High-speed train travel: questions

Old Nov 18th, 1998, 08:00 AM
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High-speed train travel: questions

Has anyone taken the Euopean high-speed train? Could you share your experiences/impressions of this travel mode? Is the countryside just a blur or can you "sightsee" the countryside during the trip?
Old Nov 18th, 1998, 09:15 AM
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I had wondered the same thing! You can see more than I thought - it's not a blur, but of course goes by real fast!!
Old Nov 19th, 1998, 08:16 AM
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I have travelled the high speed several times from Naples to Rome and you could sight see and the train was cleaner, a free snack and drink are offered and the seats are seperate. However there have been recent concerns about their safety since several accidents have occured in Italy with them over the last two years. Also if you tend to get car sick the chances of getting ill are increased on the fast trains.
Old Nov 20th, 1998, 01:08 AM
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There is actually a difference between the "real" high speed trains (such as the French TGV, and the Spanish AVE) and the pendular ones, such as the Italian "pendolino" the previous post was referring to. On that latter type, the principle being that the train cars are moving on their axis to enable a higher speed, it's normal that you have a certain sea-sickness. French TGV is different, since the structure of the train is normal, only the tracks differ, since they have been built to sustain 300 km/hour commercial speeds. The curves are thus much smoother, the ride is actually much less bumpy than in a conventional train. But, yes, the landscape is a blur (not when it is totally rural, though), you can't read the stations' names(when you are not at a halt, of course ! ). But, beware, speed and confort are addictive : after having traveled years on the French TGV, I felt like decades backwards when I took a German train last month (it was not ICE, Germany's own brand of high-speed train).
Old Nov 24th, 1998, 06:48 AM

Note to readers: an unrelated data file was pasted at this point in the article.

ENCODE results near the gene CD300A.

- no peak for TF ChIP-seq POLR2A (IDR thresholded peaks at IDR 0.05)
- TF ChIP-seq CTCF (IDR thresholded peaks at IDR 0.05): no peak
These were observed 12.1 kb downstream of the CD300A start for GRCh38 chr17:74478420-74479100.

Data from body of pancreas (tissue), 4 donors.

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I have been traveling the French TGV trains for about nine years now, and they are the "best" way to travel inside France. The trains are clean, quiet, and offer an incrediblely smooth ride. If you purchase a rail pass it is worth paying the few extra bucks for first class; the seats are bigger and softer. But be aware that when you ride the TGV you must reserve your seats; this costs about $4 - $5 extra per person. Nevertheless, this has the benefit that if you travel with friends you can reserve "club" seats in first class. These are semi-private, glass-ensconced seats for four. If you go to out-of-the-way places, however, you will have to change to the slower "Rapide" trains. And as for the countryside being a blurr -- this is only true if you're interested in seeing the detail of things that pass by a couple of feet away from the train. Otherwise, you won't miss a thing of the towns, stone-wrought farms and grazing animals and vineyards that go rolling by.
Old Nov 24th, 1998, 07:11 AM
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I must agree with Vincent about getting addicted. These high speed trains are clean, comfortable, you arrive to the city center without all the airport hassle... I do love the TGV, the Thalys, the AVE, the ICE, and donīt forget the Eurostar. And donīt worry. You will be able to watch the landscape passing by.
Old Nov 25th, 1998, 02:56 PM
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The trains are the best way to get around Europe. But I wouldn't count on them for sightseeing. In my experience, you don't see that much. A few fields, skylines of small cities or towns, etc. Maybe in the Alps you can some great views. I enjoyed looking at the Mediterranean from the Lighurian Coast of Italy, but the bad part was--I couldn't get off the train! If you want to sightsee in the countryside, rent a car.

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